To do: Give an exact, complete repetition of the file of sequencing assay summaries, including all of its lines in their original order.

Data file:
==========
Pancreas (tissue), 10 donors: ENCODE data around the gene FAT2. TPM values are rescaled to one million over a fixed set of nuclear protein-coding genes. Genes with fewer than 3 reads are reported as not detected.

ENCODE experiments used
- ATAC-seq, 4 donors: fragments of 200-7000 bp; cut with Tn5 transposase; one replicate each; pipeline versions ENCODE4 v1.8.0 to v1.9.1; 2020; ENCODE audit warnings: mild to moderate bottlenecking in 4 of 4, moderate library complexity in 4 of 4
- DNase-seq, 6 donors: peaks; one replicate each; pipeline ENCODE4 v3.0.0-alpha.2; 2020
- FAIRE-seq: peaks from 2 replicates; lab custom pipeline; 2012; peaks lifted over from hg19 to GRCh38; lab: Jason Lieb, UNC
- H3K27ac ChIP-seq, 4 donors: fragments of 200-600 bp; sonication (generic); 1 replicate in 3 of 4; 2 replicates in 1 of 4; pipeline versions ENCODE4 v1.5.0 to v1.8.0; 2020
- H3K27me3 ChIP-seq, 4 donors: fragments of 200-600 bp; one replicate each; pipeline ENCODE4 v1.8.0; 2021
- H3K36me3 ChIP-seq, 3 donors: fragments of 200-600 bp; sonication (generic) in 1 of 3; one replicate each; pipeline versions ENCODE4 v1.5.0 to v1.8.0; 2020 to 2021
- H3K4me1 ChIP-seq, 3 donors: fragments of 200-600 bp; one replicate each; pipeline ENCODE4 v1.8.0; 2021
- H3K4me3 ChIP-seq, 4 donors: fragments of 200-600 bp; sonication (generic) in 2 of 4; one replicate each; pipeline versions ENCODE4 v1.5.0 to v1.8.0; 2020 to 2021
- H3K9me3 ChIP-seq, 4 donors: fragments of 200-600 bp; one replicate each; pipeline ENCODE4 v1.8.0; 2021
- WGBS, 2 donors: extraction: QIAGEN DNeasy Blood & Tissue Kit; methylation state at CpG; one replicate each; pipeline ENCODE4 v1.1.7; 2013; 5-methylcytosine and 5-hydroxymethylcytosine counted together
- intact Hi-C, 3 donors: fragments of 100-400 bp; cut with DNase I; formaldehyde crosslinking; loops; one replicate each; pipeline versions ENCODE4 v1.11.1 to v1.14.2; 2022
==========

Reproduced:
Pancreas (tissue), 10 donors: ENCODE data around the gene FAT2. TPM values are rescaled to one million over a fixed set of nuclear protein-coding genes. Genes with fewer than 3 reads are reported as not detected.

ENCODE experiments used
- ATAC-seq, 4 donors: fragments of 200-7000 bp; cut with Tn5 transposase; one replicate each; pipeline versions ENCODE4 v1.8.0 to v1.9.1; 2020; ENCODE audit warnings: mild to moderate bottlenecking in 4 of 4, moderate library complexity in 4 of 4
- DNase-seq, 6 donors: peaks; one replicate each; pipeline ENCODE4 v3.0.0-alpha.2; 2020
- FAIRE-seq: peaks from 2 replicates; lab custom pipeline; 2012; peaks lifted over from hg19 to GRCh38; lab: Jason Lieb, UNC
- H3K27ac ChIP-seq, 4 donors: fragments of 200-600 bp; sonication (generic); 1 replicate in 3 of 4; 2 replicates in 1 of 4; pipeline versions ENCODE4 v1.5.0 to v1.8.0; 2020
- H3K27me3 ChIP-seq, 4 donors: fragments of 200-600 bp; one replicate each; pipeline ENCODE4 v1.8.0; 2021
- H3K36me3 ChIP-seq, 3 donors: fragments of 200-600 bp; sonication (generic) in 1 of 3; one replicate each; pipeline versions ENCODE4 v1.5.0 to v1.8.0; 2020 to 2021
- H3K4me1 ChIP-seq, 3 donors: fragments of 200-600 bp; one replicate each; pipeline ENCODE4 v1.8.0; 2021
- H3K4me3 ChIP-seq, 4 donors: fragments of 200-600 bp; sonication (generic) in 2 of 4; one replicate each; pipeline versions ENCODE4 v1.5.0 to v1.8.0; 2020 to 2021
- H3K9me3 ChIP-seq, 4 donors: fragments of 200-600 bp; one replicate each; pipeline ENCODE4 v1.8.0; 2021
- WGBS, 2 donors: extraction: QIAGEN DNeasy Blood & Tissue Kit; methylation state at CpG; one replicate each; pipeline ENCODE4 v1.1.7; 2013; 5-methylcytosine and 5-hydroxymethylcytosine counted together
- intact Hi-C, 3 donors: fragments of 100-400 bp; cut with DNase I; formaldehyde crosslinking; loops; one replicate each; pipeline versions ENCODE4 v1.11.1 to v1.14.2; 2022